Public broadcasters have adopted shared principles to strengthen the trust and integrity that communities expect of valued public service institutions.
Public media organizations contribute to a strong civil society and active community life, provide access to knowledge and culture, extend education, and offer varied viewpoints and sensibilities.
The freedom of public media professionals to make editorial decisions without undue influence is essential. It is rooted in America's commitment to free speech and a free press. It is reflected in the unique and critical media roles that federal, state, and local leaders have encouraged and respected across the years. It is affirmed by the courts.
The wild horses of the west are being managed by the federal government with 71 million tax dollars. Some people believe that the herds are growing too large and that the horses are over populating the western public lands, taking up resources that could be used for cattle, wildlife and recreation use. But extra feral horses can't be shot or slaughtered and few are adopted. So thousands are shipped to the Midwest for safekeeping on large ranches. KMUW's Aileen LeBlanc visited a herd of wild mustangs in the Flint Hills near Cassoday.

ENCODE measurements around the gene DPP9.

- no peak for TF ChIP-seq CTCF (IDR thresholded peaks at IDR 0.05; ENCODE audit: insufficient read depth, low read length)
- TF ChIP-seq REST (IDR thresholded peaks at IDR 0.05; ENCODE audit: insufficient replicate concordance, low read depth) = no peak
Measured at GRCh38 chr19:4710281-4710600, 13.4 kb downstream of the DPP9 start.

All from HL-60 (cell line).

Sunday, Feb. 16: Tonight, we'll take a lot of trips down memory lane. In anticipation of his upcoming appearance in Wichita, we'll hear from Bobby Watson on the alto sax. We'll also hear tunes from Gene Ammons and Sonny Stitt, Miles Davis, Paul Desmond and Cannonball Adderley.
Governor Sam Brownback's budget proposal includes a 1.5 percent raise for classified state employees.
But Monday, a Senate committee cut that raise out of its version of the budget, at least temporarily. Senator Jim Denning, an Overland Park Republican, said the pay raise would affect more employees than originally thought.
“We weren’t fully aware that it would touch some judges, classified employees, it touches the Legislature. So we’re just trying to get our arms around it and then look at it globally,” Denning said.
Oral health advocates in Kansas are pushing back against an effort to require cities that put fluoride in their water to tell residents that fluoride lowers the IQ in children.
Wichita Representative Steve Brunk has introduced a bill in the House requiring the IQ notification. It's based on a 2012 Harvard study that found a correlation between slower brain development and increased levels of fluoride in water.
That study focused on children in China, which unlike the U.S., has a high natural presence of fluoride in its water.